Super popular concept cafe offering a huge range of breakfast options. A pretentious crowd and setting doesn’t defer from the quality of the food.
La Bandida serves up delicious Mexican fare in a cool, chilled out setting. The interior and vibe is unpretentious with beds and lounges to lay down on. There are daily specials too.
Cosy and intimate Italian restaurant offering up authentic cuisine. Perfect for a date night.
Mason has a minimal menu offering cured meats and more. We had the mixed meat board, hummus and spinach & ricotta filo pastries.
Bro Resto is another fusion restaurant combining French & Chinese. The dumplings they have on offer (especially the mozzarella ones) are excellent.
An excellent burger stop for all your unhealthy, late night cravings. They can deliver to your villa too.
Chilled out beach club offering superb sunset views at very reasonable prices. They offer fresh seafood also.
Super stylish beach club located next to Old Mans. Like other Bali beach clubs, day beds are based on a daily minimum spend.
Another Canggu beach club offering a relaxed, laid back vibe. Happy hour from 5 - 6pm everyday offering buy 1 get 1 free for all drinks.
One of Canggu’s most popular stops and a must-visit during your stay. Family friendly and a very relaxed atmosphere. Perhaps too relaxed?
Mt. Batur is Bali’s second tallest mountain standing at 1,717 metres. It’s an active volcano that has a special reverence to the Balinese people.
Climbing the mountain to witness a spectacular sunrise is a popular activity with a lot of agencies on the island being able to arrange a tour for you. Group or private. Whilst you can more or less do the trek yourself without a guide, we used Mt Batur Sunrise Trekking Company for ours thanks to their excellent reviews.
We were blessed to be staying in Ubud before undertaking this trek. It meant that we got to sleep in for another 90 minutes compared to our South Bali based climbers.
Our driver picked us up at 2:30am and we were on our way!
Upon arriving here we met Ayu, our guide who would take us up the volcano. There was an opportunity here to rent a jacket if you hadn’t already brought one.
Before long we started on the trail with nothing but our flashlights and the stars above to illuminate our path forward.
The first 25% of the trek is quite straight forward and not too steep. The biggest challenge during this part is getting used to walking in the dark with your flashlight.
The first challenge comes when you reach a rest stop and are given the options between the easy and hard routes:
Easy Route: This is a straight forward zigzagging path that doesn't require any dexterity with your footing. When you come back down afterwards, this is the route you will take.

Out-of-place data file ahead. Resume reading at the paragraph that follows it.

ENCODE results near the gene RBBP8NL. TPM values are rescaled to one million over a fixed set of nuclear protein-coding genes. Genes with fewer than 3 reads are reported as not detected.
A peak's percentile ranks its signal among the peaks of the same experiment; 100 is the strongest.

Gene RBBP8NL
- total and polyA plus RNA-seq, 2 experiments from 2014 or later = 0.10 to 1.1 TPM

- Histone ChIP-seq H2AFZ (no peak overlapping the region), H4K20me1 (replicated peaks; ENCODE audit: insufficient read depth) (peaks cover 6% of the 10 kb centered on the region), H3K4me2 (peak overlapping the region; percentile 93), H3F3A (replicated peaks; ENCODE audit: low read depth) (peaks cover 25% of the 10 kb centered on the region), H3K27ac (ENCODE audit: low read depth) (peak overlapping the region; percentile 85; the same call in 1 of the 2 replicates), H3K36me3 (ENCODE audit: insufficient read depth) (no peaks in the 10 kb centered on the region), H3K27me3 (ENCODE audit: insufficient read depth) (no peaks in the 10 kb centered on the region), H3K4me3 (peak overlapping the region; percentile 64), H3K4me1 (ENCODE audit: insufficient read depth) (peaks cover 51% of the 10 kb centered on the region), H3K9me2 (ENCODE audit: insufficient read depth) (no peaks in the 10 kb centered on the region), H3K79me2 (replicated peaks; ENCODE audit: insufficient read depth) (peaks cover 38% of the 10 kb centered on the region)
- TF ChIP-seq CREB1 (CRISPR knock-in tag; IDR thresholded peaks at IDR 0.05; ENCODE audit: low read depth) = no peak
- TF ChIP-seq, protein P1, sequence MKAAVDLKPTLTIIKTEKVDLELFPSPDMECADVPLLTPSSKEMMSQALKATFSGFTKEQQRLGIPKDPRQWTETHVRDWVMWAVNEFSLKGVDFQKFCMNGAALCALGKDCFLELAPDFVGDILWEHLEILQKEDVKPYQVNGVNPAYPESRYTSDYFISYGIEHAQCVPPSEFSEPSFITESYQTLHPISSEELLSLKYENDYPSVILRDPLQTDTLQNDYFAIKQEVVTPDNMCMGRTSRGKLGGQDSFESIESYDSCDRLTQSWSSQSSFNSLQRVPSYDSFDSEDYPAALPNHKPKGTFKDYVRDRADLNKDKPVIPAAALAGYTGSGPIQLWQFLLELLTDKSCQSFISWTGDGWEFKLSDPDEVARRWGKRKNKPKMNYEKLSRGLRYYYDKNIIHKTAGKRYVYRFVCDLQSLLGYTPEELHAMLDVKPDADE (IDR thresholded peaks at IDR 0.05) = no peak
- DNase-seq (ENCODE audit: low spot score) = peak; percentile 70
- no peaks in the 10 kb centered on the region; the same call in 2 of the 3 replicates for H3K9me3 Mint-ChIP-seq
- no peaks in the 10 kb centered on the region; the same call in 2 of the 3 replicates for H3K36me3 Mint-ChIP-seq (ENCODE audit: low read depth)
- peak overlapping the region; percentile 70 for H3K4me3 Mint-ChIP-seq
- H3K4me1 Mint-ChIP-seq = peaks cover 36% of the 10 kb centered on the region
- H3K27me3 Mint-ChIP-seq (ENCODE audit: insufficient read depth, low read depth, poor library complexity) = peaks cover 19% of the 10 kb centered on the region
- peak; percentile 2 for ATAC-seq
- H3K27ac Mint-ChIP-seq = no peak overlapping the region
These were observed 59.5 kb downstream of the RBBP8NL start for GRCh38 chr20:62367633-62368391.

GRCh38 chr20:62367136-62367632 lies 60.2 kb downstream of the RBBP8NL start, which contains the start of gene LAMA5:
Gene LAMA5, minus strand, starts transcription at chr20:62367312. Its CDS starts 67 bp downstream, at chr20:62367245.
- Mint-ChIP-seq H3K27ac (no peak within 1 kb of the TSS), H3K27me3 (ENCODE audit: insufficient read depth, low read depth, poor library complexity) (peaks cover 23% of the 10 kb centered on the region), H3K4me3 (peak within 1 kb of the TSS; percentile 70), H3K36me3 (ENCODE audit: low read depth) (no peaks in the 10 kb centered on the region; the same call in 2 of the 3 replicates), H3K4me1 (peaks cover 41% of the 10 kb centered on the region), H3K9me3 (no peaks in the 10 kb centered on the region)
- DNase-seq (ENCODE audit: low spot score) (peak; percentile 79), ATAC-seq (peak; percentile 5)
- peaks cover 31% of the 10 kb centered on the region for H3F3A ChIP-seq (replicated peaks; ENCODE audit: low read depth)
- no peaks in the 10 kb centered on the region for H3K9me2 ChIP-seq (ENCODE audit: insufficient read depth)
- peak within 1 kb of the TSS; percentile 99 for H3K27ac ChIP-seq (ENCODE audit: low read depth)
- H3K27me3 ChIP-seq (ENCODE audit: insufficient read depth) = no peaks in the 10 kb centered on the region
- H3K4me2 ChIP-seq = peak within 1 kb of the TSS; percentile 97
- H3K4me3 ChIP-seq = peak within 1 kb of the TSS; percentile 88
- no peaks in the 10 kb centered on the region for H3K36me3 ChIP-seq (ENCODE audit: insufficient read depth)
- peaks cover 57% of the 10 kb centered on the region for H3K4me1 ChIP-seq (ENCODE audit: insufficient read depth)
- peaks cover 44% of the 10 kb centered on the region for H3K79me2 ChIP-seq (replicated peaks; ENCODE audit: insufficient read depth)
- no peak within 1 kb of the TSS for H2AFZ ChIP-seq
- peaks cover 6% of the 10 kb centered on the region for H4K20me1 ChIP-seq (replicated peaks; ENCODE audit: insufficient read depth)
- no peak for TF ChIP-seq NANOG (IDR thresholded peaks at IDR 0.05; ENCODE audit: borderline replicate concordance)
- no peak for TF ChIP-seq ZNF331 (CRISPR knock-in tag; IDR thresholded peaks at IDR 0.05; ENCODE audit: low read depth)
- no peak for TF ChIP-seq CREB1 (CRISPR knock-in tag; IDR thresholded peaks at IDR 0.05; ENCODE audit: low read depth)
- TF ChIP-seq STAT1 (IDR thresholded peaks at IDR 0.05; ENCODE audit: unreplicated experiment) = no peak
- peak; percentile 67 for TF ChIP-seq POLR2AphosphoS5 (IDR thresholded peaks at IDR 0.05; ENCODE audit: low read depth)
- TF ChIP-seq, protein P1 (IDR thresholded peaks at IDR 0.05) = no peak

Hard Route: This route is actually faster but requires more climbing and the trail becomes quite slippery at times. There are lot's of parts where you have to take big steps and need to find your gripping.
We went for the hard route and were glad we did so as it offers more variety as you go up rather than just being, more or less, a straight path. It actually ends up being faster to get to the top by taking this route as well.
Overall, it was challenging but definitely doable. You'll get the opportunity to take plenty of rests on your way up.
Before getting to the top, both the easy and hard routes meet in another rest area that has a shop selling snacks and food.
The next 15 minutes of walking from here are the most challenging but you will feel extremely rewarded upon getting through them!
We began walking at 3:40am and reached the top viewing area at 5:15am meaning we had around 45 minutes to relax before the sunset.
While we were perhaps faster than average, it gives you an idea of how much time you can spend going up and you can feel free to take lots of breaks.
When you arrive, your gyide will likely offer to make you some tea, coffee or hot chocolate and also prepare a basic breakfast for you.
As for the sunrise itself, you will be at the complete mercy of the weather gods as for how amazing it will be.
Regardless of whether or not a gigantic cloud decides to pop in front of the sun, the views up here are absolutely stunning. You will not be disappointed with your choice to get out of bed at such an early hour.
It felt truly special up here, witnessing the day begin from such a vantage point.
After you've taken a few thousand photos of the sunrise at every creative angle you can think of you can explore the area in more detail.
You get to walk around the crater and enjoy sweeping views all over Bali. You can take a photo with sulphur steam all around you (This is also where the watert hey use to make your hot drinks and boil the eggs).
You can take as much time up here as you like before deciding to being your descent.